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Lying Cheating Bastard

There’s no such thing as easy money

Lying Cheating Bastard

By Diana Simmonds

Lying Cheating Bastard, Soft Tread Enterprises in assocation with Tamarama Rock Surfers at the Old Fitzroy Hotel, July 2-25;

JAMES GALEA is gorgeous to look at and charming in a twinkly, provocative way. It means that when he looks you (the audience) in the eye, grins and says he's about to cheat you out of the contents of your wallet and there's nothing you can do about it, you believe him. More than that, however, it's almost impossible to resist the impulse to take out the wallet, open it and simper pathetically, "Help yourself."

Galea and his script collaborator and director Nicolas Hammond have conspired to demonstrate how a lying, cheating bastard can be at once irresistible and repellent, honest and dishonest, sensitive and ruthless, funny and shocking. In the end they hold up a (metaphorical) mirror to us - the victims - to show us just how responsible we are for allowing ourselves to be conned, fleeced, gulled, duped, bilked, diddled and - well, it's embarrassing to discover how many words there are to describe the act of being helplessly greedy.

Lying Cheating Bastard is a one-man show for a consummate card sharp and magician, which is Galea's day job, so to speak. It tells the story of how a lad first figures out how to get the better of a sideshow alley flimflam man: he cheats the cheat. It then follows the education of the fatherless boy by his older mentor, a professional poker player, through the seamy then increasingly glamorous world of big games, high rollers and high living.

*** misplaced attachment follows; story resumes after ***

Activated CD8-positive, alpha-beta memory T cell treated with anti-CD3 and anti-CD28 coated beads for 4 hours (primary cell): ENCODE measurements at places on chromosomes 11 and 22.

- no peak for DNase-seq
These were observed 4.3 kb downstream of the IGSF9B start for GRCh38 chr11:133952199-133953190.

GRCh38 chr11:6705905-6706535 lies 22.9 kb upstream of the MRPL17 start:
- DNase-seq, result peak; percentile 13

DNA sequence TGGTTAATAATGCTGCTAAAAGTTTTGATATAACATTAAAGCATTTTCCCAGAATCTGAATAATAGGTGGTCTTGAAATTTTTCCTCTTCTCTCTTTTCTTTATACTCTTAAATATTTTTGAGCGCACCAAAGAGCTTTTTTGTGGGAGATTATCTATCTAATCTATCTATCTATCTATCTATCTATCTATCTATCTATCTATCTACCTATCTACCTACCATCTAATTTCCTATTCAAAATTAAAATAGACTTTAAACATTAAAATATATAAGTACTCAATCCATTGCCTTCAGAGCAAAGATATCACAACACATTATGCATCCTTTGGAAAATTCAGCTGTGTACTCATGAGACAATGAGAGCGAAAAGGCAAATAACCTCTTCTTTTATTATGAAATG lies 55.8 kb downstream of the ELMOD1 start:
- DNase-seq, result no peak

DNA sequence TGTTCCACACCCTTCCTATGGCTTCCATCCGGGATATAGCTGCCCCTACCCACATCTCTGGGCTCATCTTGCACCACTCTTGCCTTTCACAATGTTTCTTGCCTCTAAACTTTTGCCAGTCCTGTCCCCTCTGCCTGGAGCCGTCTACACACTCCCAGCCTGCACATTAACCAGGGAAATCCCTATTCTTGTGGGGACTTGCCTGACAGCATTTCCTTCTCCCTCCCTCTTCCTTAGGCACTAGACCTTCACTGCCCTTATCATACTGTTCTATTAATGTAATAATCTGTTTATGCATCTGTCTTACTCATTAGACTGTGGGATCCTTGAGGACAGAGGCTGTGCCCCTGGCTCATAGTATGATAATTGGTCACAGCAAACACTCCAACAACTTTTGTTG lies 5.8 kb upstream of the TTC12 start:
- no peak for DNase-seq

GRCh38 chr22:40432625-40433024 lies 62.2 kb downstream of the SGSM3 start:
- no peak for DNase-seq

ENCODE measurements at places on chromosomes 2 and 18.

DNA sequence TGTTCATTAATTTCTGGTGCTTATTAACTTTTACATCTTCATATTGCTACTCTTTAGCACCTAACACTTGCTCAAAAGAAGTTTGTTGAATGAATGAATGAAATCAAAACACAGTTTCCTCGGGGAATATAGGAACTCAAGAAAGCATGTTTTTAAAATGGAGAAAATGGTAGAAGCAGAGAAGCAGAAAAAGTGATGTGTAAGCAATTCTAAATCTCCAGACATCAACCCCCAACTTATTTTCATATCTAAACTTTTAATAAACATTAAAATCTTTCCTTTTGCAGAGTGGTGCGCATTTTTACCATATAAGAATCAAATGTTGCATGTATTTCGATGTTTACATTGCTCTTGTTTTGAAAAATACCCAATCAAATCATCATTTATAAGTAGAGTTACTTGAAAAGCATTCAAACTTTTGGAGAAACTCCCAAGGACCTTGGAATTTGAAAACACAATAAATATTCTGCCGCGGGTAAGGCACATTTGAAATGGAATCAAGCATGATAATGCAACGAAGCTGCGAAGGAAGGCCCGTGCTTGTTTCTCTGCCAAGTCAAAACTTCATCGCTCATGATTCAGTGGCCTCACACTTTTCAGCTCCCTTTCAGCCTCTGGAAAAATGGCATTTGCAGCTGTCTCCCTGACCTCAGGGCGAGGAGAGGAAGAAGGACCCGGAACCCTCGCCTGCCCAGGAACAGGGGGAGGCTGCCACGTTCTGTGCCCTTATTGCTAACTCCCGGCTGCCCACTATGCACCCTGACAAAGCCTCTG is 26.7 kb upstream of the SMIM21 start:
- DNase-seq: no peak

Interwoven through the story are a series of increasingly astonishing tricks and demonstrations of sleight of hand that are impossible to fathom even as Galea virtually shows and tells how he's doing them. It's a masterful performance and as he begins it with a devastating smile and the warning, "Everything I tell you is the truth, maybe," it's equally impossible to tell where the Galea story begins and ends and where theatrical licence takes over.

Wherever the join is, it's hard to detect, what ensues in two acts, is a trajectory that ends the first half on an unexpected cliff-hanger and the final reckoning is a harsh dose of reality. Lying Cheating Bastard lies somewhere between theatre and cabaret and is hugely entertaining. Jo Briscoe's glitzy casino-edgy apartment set and Matt Marshall's lighting have transformed the Fitzroy space beyond recognition, while Steve Francis adds a crucial dimension with the sound design to sketch in the otherwise invisible crowds and life of the gambling milieu.

As I'm still waiting for someone to explain to me how a magician managed to make a bloody great goose disappear from a box on a card table right in front of me, I am a sucker for greattricks. But more than that, I'm a sucker for unpretentious and honest entertainment - albeit the best (worst?) trickery I've ever seen - since the goose, that is. Wonderful fun, scarily educational and with a moral sting in its cute tail.

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